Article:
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Education briefing - UK quarterly employment update

  • United Kingdom
  • Education - Briefings

30-09-2020

 

 

 

Changing direction? Employment update

 

July to September 2020 - a backward glance

Development

Impact on institutions

The furlough scheme has continued to evolve over this period with: flexible furlough; employer contributions; a bonus scheme; and confirmation that the scheme ends in October.  With ongoing pressure on employers, the Government has announced a replacement wage subsidy scheme from November.

While flexible furlough has been welcomed, the Gov’t has remained under pressure to support employers beyond the end of October. As a result, the new wage Job Support Scheme, which will support up to 2/3 of wage costs for those able to work, was announced on 24 September. For further information, read our briefing on flexible furlough or visit our Covid-19 information hub.

As workplaces have gradually reopened, reflecting differing rules across sectors and devolved governments, employee health and safety (H&S) has remained a key priority. Shielding from workplaces was paused in August (with some exceptions).

The DfE’s guidance for education which is  regularly updated, provides key H&S principles. Separate guidance has been issued for HE, FE and schools.  Institutions should also revisit H&S measures for those continuing to work remotely.

Brexit talks between the UK and EU regarding a future relationship once the transition period ends in December 2020 have continued but remained difficult and inconclusive. Further information on new Immigration arrangements has been published and detailed rules are promised for “later this year”. Read our briefing.

No immediate and significant Brexit-related changes are expected to employment law in 2021. However, employers are concerned to understand the new immigration system from 1.1.21. In the meantime, they should use the EU Settlement Scheme, where possible, and review the need for a sponsor licence (if they do not have one) before the end of the transition period.

The Gov’t announced a new visa route for British National Overseas (BNO) Citizens.

This will allow BNO citizens and their close family members to come to the UK to live and work or study. Read ourAlert.

The EAT has held that a worker, K,  supplied by a temporary work agency to its sole client over a four-year period retained the status of a “temporary” agency worker under the Agency Workers Regulations 2010. Although K's contract with the agency was open-ended, each of K's assignments with the client was defined by reference to a particular period and shifts, with a defined end date.

Many workers are supplied under long-term flexible arrangements, whereby they are notified periodically of available shifts to cover additional demand or staff absences. Employers should be careful not to assume that these individuals are unable to assert their rights under the 2010 Regulations as temporary agency workers: Angard Staffing Solutions Ltd and another v Kocur and Others.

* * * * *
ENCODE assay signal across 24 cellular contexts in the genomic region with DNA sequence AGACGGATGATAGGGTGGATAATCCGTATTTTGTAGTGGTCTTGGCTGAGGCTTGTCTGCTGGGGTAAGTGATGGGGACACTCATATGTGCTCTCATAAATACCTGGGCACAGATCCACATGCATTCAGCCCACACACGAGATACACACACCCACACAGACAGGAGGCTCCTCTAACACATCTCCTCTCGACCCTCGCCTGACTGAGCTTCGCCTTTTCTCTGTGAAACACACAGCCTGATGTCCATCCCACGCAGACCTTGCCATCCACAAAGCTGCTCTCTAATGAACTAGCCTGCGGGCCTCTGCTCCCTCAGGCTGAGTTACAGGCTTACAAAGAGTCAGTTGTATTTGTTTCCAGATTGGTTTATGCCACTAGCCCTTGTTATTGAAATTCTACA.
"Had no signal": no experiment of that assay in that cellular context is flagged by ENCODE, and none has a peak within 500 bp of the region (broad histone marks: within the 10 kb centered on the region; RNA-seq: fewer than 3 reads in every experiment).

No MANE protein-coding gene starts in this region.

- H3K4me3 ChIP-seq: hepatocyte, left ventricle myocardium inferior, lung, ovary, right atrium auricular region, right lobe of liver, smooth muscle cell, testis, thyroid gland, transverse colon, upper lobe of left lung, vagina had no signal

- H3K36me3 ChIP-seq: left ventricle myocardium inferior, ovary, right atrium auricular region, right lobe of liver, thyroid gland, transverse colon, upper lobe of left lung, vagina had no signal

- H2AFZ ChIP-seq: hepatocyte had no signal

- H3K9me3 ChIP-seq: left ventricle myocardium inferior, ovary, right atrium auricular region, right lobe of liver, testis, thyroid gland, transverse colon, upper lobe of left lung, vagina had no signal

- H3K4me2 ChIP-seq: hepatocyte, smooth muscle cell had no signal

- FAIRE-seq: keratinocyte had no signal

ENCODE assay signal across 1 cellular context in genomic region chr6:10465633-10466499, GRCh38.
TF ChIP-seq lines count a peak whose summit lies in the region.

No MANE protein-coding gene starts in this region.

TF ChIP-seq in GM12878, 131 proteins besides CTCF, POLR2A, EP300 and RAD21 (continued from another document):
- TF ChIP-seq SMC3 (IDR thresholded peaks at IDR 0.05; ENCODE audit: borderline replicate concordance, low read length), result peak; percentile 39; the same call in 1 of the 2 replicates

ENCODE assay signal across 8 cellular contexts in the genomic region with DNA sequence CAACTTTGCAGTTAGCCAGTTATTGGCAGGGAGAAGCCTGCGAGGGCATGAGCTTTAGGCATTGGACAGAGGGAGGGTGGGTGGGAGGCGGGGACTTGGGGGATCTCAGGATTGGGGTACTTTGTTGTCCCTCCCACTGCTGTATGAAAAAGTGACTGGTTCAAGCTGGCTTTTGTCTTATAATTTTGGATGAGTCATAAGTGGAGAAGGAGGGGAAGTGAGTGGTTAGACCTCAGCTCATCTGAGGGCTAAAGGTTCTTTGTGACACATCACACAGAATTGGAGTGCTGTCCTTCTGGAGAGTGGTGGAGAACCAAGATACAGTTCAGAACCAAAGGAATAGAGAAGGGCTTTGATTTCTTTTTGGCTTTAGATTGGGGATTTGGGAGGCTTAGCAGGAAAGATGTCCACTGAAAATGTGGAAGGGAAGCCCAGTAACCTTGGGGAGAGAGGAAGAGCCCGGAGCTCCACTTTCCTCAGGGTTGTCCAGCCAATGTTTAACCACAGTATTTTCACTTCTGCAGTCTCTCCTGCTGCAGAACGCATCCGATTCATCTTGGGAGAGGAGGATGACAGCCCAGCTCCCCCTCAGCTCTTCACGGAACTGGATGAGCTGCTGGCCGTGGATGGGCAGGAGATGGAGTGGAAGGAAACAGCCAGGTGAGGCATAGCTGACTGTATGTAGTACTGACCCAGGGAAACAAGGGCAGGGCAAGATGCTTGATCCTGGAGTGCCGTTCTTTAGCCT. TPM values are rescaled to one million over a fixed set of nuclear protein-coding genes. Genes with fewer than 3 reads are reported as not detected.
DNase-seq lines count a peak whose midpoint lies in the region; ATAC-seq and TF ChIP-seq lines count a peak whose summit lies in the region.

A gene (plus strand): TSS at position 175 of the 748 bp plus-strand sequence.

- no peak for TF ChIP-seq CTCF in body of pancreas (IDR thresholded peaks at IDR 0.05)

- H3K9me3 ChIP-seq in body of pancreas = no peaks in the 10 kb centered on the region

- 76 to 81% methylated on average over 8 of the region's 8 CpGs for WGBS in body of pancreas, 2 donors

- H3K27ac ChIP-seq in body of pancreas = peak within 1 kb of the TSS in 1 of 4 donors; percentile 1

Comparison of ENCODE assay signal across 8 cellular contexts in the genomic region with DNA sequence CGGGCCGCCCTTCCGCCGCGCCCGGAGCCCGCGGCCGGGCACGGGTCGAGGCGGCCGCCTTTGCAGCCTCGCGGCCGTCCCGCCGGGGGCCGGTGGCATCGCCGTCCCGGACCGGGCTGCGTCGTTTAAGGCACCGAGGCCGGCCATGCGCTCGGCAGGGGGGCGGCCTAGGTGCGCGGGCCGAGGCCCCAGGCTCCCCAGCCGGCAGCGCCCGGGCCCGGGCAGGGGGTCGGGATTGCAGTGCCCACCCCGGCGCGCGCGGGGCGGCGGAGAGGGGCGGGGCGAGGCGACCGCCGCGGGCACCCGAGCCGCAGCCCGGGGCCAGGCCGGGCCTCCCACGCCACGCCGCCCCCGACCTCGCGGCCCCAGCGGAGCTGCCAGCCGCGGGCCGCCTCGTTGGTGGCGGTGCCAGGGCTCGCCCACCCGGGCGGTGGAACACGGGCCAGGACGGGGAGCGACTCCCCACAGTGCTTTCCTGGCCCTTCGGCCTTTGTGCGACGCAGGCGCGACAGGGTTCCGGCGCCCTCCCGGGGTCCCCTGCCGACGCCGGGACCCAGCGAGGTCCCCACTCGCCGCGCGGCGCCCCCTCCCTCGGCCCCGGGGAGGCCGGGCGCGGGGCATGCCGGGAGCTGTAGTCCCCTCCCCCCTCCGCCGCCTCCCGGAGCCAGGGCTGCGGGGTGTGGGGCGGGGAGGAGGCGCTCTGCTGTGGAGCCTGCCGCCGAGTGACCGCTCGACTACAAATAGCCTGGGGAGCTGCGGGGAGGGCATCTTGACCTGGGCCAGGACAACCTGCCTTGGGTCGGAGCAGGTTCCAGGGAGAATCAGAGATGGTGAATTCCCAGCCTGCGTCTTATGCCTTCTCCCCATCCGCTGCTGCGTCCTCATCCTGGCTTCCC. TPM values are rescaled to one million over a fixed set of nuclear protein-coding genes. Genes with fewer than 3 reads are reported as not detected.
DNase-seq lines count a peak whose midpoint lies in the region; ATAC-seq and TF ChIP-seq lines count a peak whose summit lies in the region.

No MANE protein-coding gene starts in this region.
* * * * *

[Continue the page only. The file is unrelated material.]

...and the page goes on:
October to December 2020 - short range forecast 

Development

Impact on institutions

The Employment Bill was announced last year and, after a COVID-19 delay, is expected to be published before the end of the year and to include provisions on: carers’ leave; neonatal leave/pay; a right to request a more predictable contract; flexible working as a default unless employers have good reasons not to allow it; a new single enforcement body; tips; extending maternity redundancy protection.

Timing for implementation is unknown although indications are that neonatal leave will be April 2023. Employers reliant on casual workers should anticipate a new right to request a stable contract and all employers should assess the potential impact of making flexible working the default position, given the recent rise in remote working during the pandemic.

The Commission on Race and Ethnic Disparities, established by the Prime Minister after BLM protests, is due to report before the end of 2020. This may include proposals on ethnicity pay reporting. The Gov’t previously consulted on ethnicity pay reporting and a response is awaited.

How data must be collated and presented are fundamental questions which remain outstanding for employers. Inevitably, a raft of communications, policies and procedures will need to precede pay reporting, to reassure and encourage staff to share ethnicity data.

The pandemic is increasing modern slavery and other exploitation risks in UK and global supply chains. The Gov’t has confirmed that it will legislate to strengthen modern slavery reporting requirements to increase transparency and compliance and extend reporting to public bodies.

Recent allegations involving potential worker exploitation in parts of domestic supply chains show that this is not the time to divert resources away from anti-slavery training, risk assessments, due diligence and other capability-building initiatives.

A SC judgment is expected on Uber’s appeal against the decision that its drivers were “workers”, entitled to holiday pay, the minimum wage and whistleblowing protection. Uber BV v Aslam.

If Uber’s appeal is rejected, it will be an important decision for the gig economy and may provide further legal clarification on worker status. Institutions should risk assess their workers’ specific circumstances and status.

A SC judgment is also expected on what counts as work for minimum wage purposes for workers whose role involves “sleep-in” shifts at their place of work. Royal Mencap Society v Tomlinson-Blake.

The CA has previously ruled that someone undertaking a sleep-in shift must be awake and working to receive NMW. A reversal by the SC would have significant cost implications for some employers.